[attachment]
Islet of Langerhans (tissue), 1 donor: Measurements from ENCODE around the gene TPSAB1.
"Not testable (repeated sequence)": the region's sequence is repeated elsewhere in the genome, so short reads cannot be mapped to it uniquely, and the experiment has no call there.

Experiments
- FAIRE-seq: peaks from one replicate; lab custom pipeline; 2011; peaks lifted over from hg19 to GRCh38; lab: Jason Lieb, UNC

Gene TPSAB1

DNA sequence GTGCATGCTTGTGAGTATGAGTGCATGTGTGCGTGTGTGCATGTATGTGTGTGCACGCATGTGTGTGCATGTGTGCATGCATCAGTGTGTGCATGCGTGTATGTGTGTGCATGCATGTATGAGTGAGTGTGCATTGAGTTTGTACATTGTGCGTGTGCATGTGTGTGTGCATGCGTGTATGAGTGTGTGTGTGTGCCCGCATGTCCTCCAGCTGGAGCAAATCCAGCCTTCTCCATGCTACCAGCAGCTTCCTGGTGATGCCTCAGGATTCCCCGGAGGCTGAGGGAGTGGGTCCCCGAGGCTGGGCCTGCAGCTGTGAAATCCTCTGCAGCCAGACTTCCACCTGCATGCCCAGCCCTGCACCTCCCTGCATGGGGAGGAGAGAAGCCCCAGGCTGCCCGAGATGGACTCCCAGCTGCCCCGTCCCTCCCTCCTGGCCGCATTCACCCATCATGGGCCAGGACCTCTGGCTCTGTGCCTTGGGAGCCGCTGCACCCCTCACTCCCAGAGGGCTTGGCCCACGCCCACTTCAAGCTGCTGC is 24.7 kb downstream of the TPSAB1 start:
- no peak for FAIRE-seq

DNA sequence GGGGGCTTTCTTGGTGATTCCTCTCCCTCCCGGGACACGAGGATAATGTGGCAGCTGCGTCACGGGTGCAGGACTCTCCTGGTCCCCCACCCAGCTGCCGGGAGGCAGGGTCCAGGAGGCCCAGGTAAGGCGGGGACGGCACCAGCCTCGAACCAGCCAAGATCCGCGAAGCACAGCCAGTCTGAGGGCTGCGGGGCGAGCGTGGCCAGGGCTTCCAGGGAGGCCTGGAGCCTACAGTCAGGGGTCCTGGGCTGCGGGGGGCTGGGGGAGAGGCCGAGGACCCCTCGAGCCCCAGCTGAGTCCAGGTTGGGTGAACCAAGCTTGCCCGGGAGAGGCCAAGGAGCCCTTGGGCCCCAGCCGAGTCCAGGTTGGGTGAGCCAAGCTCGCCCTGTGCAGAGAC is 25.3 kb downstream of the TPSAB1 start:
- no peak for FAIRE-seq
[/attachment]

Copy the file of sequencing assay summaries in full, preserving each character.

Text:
Islet of Langerhans (tissue), 1 donor: Measurements from ENCODE around the gene TPSAB1.
"Not testable (repeated sequence)": the region's sequence is repeated elsewhere in the genome, so short reads cannot be mapped to it uniquely, and the experiment has no call there.

Experiments
- FAIRE-seq: peaks from one replicate; lab custom pipeline; 2011; peaks lifted over from hg19 to GRCh38; lab: Jason Lieb, UNC

Gene TPSAB1

DNA sequence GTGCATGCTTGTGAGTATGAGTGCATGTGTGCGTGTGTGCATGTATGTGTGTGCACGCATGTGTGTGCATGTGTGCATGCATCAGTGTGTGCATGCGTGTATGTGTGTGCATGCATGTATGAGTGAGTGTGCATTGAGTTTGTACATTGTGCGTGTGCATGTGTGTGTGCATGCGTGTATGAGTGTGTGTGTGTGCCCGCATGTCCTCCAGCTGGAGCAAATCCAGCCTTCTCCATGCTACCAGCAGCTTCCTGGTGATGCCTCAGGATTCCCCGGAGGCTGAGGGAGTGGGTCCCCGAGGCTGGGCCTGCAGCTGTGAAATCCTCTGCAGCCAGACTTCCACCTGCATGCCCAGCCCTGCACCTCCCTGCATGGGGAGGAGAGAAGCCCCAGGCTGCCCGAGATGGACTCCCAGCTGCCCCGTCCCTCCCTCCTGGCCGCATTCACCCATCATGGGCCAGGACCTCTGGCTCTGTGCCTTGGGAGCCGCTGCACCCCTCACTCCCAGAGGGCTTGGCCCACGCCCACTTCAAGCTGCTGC is 24.7 kb downstream of the TPSAB1 start:
- no peak for FAIRE-seq

DNA sequence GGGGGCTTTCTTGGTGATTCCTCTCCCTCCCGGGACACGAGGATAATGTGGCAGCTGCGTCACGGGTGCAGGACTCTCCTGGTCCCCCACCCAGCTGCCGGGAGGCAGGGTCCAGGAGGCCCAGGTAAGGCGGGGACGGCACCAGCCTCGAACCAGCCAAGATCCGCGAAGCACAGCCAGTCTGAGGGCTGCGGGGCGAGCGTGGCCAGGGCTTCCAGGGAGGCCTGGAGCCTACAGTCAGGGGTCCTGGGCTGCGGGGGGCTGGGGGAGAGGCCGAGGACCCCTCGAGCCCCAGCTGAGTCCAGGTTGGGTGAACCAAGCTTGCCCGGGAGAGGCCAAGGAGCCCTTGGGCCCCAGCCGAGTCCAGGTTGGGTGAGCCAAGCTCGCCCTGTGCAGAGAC is 25.3 kb downstream of the TPSAB1 start:
- no peak for FAIRE-seq